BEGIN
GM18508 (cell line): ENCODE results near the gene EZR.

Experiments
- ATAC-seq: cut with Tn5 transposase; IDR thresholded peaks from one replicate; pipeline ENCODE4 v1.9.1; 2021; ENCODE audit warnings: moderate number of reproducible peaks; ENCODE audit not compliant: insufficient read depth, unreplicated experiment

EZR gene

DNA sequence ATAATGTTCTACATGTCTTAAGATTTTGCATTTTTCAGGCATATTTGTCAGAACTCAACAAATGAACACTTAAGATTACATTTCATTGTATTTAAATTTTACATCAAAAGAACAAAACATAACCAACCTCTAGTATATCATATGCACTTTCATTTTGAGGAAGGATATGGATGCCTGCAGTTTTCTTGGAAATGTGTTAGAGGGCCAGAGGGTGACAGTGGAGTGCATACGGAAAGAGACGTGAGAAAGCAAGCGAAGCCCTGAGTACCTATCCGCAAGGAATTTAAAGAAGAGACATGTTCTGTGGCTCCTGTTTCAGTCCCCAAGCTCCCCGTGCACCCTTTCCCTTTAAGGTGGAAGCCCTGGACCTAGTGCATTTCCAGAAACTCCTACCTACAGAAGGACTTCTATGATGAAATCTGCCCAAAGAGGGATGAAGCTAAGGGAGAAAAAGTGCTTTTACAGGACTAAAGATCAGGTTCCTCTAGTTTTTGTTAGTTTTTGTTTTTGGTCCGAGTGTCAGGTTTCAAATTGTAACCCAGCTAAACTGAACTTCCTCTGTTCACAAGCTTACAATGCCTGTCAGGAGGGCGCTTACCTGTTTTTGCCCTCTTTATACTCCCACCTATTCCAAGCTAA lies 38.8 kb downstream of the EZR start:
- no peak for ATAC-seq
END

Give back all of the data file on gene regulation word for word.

GM18508 (cell line): ENCODE results near the gene EZR.

Experiments
- ATAC-seq: cut with Tn5 transposase; IDR thresholded peaks from one replicate; pipeline ENCODE4 v1.9.1; 2021; ENCODE audit warnings: moderate number of reproducible peaks; ENCODE audit not compliant: insufficient read depth, unreplicated experiment

EZR gene

DNA sequence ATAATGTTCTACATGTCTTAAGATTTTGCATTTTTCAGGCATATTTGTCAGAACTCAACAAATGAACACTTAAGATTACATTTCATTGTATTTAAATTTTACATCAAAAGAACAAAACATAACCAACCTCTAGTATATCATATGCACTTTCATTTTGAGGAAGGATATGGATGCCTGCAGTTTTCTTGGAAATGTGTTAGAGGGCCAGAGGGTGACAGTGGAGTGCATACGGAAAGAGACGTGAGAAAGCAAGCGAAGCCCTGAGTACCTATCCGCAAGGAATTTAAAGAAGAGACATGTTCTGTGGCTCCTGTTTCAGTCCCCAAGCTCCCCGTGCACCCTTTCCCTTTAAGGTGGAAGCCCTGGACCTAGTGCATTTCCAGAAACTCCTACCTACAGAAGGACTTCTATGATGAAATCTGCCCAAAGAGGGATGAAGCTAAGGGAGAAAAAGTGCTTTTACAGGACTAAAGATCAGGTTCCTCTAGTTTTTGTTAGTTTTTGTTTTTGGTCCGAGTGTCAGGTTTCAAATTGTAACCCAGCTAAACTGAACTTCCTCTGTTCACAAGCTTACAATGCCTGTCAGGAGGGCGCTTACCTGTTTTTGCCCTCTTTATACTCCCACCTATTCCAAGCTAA lies 38.8 kb downstream of the EZR start:
- no peak for ATAC-seq